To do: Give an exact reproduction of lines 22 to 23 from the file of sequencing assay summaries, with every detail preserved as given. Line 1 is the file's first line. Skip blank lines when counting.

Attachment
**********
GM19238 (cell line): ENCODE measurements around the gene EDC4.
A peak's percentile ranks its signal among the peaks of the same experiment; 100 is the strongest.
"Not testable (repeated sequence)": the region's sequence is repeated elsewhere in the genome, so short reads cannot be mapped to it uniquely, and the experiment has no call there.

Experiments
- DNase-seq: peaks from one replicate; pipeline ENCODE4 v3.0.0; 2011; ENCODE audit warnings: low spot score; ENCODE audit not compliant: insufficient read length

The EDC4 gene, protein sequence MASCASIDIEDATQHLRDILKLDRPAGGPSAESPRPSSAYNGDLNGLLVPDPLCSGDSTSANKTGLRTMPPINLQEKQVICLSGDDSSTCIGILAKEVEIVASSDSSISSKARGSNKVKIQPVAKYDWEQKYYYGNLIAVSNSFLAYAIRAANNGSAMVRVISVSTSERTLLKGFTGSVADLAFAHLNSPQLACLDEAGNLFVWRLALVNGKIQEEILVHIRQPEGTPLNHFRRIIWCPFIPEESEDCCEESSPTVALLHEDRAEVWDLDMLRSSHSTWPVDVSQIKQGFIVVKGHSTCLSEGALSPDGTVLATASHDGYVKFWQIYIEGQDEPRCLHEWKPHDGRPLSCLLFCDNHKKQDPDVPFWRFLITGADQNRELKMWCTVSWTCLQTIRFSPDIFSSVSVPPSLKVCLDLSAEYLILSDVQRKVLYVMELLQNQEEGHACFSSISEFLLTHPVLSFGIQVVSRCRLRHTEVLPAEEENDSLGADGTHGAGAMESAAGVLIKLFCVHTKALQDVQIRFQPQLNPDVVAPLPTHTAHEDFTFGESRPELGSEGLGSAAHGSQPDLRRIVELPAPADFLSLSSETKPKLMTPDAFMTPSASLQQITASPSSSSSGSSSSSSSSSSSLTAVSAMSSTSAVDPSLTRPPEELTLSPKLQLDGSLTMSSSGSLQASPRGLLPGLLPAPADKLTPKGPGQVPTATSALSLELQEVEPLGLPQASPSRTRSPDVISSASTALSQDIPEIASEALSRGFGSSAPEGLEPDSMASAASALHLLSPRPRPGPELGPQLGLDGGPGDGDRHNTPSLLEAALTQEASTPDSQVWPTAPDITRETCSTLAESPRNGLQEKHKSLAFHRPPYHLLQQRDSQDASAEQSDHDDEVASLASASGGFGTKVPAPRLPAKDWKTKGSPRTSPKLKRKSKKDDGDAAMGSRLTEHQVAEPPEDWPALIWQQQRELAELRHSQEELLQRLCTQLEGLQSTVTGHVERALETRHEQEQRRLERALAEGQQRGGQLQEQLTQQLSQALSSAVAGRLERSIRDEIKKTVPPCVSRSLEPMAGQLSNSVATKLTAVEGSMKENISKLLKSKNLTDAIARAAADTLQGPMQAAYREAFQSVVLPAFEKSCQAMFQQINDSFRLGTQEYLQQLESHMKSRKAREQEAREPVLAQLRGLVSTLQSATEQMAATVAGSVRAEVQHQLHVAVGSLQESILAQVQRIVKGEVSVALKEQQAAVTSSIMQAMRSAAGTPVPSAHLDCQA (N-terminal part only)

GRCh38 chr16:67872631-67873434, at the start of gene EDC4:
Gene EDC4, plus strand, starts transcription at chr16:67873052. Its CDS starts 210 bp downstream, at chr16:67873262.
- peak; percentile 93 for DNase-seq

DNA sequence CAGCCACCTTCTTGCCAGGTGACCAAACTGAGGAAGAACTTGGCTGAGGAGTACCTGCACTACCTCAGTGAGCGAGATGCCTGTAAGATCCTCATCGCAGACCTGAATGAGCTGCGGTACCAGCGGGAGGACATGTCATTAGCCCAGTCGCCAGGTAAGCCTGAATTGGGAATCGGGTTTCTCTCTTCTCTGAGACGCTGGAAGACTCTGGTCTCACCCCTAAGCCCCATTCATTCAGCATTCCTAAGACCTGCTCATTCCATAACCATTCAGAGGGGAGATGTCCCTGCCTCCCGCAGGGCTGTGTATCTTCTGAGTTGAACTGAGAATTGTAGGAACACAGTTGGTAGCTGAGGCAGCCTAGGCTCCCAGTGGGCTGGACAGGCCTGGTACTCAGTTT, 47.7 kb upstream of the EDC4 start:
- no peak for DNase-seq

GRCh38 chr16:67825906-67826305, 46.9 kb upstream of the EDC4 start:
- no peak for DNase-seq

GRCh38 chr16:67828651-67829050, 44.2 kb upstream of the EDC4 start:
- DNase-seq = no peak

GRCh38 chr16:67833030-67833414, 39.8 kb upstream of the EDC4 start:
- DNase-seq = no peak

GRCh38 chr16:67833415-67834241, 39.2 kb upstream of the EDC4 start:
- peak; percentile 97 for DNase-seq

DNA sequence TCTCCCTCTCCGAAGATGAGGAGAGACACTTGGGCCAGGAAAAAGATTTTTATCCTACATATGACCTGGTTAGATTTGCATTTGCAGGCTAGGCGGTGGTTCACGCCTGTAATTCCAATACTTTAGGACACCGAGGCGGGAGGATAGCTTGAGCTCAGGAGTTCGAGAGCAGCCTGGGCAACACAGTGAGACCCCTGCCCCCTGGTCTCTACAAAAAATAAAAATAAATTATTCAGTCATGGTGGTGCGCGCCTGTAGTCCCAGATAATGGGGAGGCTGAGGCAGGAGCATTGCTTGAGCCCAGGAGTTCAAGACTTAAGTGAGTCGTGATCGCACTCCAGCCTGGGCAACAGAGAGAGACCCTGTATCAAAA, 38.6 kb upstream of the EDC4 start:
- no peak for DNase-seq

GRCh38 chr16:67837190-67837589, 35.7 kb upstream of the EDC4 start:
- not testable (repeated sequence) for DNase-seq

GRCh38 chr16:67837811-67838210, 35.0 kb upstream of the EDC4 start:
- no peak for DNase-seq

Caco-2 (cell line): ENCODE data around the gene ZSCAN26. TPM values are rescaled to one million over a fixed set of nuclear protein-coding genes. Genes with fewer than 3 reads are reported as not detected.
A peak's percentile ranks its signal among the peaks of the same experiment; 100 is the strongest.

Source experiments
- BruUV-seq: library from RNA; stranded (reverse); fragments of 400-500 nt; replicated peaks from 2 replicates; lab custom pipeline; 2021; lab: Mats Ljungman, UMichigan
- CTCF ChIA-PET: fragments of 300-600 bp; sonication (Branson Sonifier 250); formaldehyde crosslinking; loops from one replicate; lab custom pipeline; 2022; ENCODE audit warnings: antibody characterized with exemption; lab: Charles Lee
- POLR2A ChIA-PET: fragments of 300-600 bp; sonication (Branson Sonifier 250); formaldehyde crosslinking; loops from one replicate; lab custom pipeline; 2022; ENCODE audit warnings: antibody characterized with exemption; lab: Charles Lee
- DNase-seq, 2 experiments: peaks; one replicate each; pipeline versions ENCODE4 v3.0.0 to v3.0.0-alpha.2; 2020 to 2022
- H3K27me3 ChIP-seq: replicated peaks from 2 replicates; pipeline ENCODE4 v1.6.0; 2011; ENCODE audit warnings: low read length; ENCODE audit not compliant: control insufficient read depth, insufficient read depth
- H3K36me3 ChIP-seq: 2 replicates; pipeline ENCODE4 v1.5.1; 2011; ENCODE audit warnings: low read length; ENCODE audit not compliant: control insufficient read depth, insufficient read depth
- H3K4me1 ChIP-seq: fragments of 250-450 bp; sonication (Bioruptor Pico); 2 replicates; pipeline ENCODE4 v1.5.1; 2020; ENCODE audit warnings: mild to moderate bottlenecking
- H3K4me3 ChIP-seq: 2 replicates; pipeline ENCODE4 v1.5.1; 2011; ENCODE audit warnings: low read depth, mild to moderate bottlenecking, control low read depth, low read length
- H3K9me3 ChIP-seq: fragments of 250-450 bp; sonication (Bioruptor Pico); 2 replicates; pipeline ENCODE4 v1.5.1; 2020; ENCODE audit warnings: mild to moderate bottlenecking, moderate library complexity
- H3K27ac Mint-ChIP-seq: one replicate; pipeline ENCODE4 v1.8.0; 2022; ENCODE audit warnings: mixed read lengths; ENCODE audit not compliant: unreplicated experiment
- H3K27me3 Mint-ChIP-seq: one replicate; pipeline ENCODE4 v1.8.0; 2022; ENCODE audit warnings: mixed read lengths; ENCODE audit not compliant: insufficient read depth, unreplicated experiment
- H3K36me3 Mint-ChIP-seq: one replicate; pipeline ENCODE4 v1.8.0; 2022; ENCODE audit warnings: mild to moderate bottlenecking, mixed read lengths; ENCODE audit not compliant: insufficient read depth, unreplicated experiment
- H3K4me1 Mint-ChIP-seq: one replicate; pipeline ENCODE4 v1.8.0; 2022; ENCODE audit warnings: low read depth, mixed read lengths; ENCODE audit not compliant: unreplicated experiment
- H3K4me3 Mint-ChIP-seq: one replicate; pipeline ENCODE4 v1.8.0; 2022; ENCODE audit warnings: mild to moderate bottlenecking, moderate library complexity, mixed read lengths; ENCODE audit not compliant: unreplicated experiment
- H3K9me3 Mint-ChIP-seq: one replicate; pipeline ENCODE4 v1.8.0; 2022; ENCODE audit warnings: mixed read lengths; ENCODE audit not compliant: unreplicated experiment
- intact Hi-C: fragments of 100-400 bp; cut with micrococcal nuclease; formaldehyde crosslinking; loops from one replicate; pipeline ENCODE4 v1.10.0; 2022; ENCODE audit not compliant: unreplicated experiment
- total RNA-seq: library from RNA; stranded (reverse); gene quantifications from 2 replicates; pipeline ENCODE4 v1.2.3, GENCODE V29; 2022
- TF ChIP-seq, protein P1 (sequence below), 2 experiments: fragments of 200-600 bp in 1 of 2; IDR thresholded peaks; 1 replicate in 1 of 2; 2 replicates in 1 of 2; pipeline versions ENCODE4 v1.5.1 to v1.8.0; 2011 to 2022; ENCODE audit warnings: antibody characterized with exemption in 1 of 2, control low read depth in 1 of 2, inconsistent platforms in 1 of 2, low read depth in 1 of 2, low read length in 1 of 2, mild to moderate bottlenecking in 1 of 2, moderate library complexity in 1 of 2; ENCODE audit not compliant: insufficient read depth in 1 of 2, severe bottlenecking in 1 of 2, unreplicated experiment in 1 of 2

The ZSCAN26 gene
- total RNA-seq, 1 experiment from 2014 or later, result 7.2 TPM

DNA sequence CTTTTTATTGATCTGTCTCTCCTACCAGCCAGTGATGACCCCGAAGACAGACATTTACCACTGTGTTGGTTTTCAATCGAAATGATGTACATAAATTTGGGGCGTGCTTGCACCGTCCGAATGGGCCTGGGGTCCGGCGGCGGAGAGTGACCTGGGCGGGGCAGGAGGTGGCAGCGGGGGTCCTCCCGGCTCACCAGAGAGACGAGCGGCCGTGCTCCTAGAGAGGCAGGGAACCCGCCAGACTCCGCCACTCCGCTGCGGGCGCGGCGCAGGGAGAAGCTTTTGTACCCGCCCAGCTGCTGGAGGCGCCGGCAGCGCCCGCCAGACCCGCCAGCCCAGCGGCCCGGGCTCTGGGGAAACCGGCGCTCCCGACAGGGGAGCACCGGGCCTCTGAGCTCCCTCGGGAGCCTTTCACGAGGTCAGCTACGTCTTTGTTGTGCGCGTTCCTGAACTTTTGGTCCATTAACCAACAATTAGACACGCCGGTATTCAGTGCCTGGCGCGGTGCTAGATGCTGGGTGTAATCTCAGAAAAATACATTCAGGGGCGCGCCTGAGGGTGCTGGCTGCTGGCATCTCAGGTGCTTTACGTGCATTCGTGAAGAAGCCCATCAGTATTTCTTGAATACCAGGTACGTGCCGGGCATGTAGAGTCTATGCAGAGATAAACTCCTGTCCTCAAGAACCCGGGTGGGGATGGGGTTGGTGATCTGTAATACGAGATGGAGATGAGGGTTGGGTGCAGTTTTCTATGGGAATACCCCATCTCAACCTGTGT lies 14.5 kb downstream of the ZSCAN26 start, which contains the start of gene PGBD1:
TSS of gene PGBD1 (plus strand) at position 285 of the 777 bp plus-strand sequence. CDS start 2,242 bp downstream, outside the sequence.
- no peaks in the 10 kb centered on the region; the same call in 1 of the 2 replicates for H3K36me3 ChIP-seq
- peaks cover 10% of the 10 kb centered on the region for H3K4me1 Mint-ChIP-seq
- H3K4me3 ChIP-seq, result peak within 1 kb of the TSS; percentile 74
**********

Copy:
GRCh38 chr16:67837190-67837589, 35.7 kb upstream of the EDC4 start:
- not testable (repeated sequence) for DNase-seq